In light of the Gulf oil spill, and the many other obvious issues with importing oil, don't you think that finding alternative and recyclable solutions to fuel would eventually change our dependency on foreign oil, and stop the destruction of our planet with off-shore drilling? Just a thought.
Until such time as we are at 75%, the following are acceptable recyclables in the city of Clearwater:
The drop off center is located at 1701 N. Hercules Ave., Clearwater, and accepts the above listed items as well as the following:
Residents are also inquiring as to why glass was taken off of the recycling list seven years ago. Kattrina mentioned that it was due to the fact that the only two plants that recycle glass in Florida are located in Sarasota and Jacksonville. Paying for fuel (including driver) to transport the glass, and disposal of the glass became prohibitive. We need more markets in the State, preferably closer in proximity in order to make glass feasible to recycle. But with all this in mind, the City of Clearwater is hoping to put glass back among the recyclables, and possibly purchase a machine to recycle the glass at the Clearwater facility.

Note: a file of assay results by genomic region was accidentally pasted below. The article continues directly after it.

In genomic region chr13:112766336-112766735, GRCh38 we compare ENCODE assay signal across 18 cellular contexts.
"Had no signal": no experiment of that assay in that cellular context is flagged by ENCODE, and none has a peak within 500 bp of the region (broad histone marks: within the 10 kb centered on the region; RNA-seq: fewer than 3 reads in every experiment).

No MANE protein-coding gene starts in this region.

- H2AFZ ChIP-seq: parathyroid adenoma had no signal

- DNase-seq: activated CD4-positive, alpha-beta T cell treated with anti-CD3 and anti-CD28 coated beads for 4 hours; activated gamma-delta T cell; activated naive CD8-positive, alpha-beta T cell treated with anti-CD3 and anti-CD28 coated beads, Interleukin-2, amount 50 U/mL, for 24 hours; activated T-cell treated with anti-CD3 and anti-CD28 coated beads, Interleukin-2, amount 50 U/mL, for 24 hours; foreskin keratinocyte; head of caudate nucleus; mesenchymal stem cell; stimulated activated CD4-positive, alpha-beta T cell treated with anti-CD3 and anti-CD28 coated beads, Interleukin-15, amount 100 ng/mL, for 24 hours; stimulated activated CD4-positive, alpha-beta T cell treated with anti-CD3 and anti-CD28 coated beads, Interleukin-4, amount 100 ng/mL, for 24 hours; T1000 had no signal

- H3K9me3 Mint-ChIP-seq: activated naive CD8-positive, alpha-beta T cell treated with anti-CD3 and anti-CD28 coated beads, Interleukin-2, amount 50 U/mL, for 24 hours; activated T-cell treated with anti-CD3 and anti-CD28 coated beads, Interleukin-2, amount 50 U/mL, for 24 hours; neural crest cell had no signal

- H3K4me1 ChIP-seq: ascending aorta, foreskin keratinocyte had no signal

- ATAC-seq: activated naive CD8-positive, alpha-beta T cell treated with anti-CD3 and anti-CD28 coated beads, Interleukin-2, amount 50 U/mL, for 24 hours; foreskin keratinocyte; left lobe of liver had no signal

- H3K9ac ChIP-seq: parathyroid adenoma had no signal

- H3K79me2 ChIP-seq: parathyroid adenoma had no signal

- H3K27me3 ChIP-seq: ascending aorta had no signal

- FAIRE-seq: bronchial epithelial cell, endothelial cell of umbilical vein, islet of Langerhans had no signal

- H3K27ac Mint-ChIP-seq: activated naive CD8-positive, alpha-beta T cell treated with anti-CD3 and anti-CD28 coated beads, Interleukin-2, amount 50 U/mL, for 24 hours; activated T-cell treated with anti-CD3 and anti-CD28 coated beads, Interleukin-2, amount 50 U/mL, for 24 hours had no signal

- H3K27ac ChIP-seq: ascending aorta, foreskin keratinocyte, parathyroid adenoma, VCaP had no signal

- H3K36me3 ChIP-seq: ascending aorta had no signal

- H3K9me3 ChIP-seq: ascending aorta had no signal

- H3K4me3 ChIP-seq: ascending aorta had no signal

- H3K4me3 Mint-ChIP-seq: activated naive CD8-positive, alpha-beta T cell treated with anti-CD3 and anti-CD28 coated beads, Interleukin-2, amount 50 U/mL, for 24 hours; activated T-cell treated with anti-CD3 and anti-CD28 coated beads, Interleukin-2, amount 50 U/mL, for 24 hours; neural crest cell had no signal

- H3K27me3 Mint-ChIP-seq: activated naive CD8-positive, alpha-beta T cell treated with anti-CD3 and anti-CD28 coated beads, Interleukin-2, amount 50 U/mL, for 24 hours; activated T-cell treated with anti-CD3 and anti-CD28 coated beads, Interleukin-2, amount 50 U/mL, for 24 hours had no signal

The Clearwater facility receives recyclables from Clearwater, Dunedin, Belleair, Oldsmar Gulfport, Safety Harbor, Largo, and Indian Rocks Beach, where the recyclables are processed and then resold straight to manufacturers thus giving back profits to the towns listed above. The City of Clearwater recycles approximately 770 tons a month, with an average gross revenue of over $88,000, which varies month-to-month depending on market prices.
Not all plastics are created equal. Why is it that some of the plastic packaging, although marked #1 and #2 are not always acceptable? The fact is that there are various types of plastic, and they melt at different temperatures, which may cause the machines to clog while going through the melting process.